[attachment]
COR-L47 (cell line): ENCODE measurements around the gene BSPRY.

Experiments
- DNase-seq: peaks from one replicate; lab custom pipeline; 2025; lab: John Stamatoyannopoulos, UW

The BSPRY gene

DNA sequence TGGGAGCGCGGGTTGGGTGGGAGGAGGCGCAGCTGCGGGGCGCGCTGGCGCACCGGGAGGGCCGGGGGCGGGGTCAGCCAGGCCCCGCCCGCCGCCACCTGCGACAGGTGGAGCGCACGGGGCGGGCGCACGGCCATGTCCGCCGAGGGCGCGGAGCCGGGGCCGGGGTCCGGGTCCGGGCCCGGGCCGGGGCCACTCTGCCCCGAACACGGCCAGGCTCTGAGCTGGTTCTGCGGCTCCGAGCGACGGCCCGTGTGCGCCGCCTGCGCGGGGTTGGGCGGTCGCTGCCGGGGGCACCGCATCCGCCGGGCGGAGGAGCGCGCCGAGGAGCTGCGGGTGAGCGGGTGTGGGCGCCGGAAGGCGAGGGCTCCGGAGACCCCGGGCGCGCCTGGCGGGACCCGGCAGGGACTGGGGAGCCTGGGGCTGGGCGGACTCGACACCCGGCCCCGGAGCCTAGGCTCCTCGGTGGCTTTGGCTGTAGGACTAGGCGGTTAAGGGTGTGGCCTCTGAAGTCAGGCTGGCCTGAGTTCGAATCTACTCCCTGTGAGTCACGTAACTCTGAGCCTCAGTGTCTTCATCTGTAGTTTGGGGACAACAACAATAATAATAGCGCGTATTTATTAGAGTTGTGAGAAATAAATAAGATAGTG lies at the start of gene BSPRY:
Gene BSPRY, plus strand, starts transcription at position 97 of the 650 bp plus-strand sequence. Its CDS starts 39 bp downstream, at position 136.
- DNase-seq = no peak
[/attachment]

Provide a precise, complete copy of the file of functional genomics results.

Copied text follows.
COR-L47 (cell line): ENCODE measurements around the gene BSPRY.

Experiments
- DNase-seq: peaks from one replicate; lab custom pipeline; 2025; lab: John Stamatoyannopoulos, UW

The BSPRY gene

DNA sequence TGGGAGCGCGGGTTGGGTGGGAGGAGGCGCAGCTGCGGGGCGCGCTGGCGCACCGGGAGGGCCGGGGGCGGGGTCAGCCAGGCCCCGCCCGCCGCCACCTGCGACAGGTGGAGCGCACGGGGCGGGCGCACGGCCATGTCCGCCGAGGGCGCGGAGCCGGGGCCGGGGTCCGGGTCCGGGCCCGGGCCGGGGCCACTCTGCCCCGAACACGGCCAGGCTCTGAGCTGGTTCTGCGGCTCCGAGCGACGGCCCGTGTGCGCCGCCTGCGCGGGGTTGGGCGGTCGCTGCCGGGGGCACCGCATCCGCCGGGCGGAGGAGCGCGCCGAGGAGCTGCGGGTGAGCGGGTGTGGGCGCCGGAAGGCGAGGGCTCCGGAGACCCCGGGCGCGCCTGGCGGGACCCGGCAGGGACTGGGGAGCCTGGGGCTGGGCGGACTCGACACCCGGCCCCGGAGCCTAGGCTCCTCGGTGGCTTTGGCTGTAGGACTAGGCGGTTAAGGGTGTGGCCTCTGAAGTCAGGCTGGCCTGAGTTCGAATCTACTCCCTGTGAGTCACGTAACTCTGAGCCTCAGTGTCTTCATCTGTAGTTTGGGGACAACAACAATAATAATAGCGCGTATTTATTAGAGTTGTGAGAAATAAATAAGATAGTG lies at the start of gene BSPRY:
Gene BSPRY, plus strand, starts transcription at position 97 of the 650 bp plus-strand sequence. Its CDS starts 39 bp downstream, at position 136.
- DNase-seq = no peak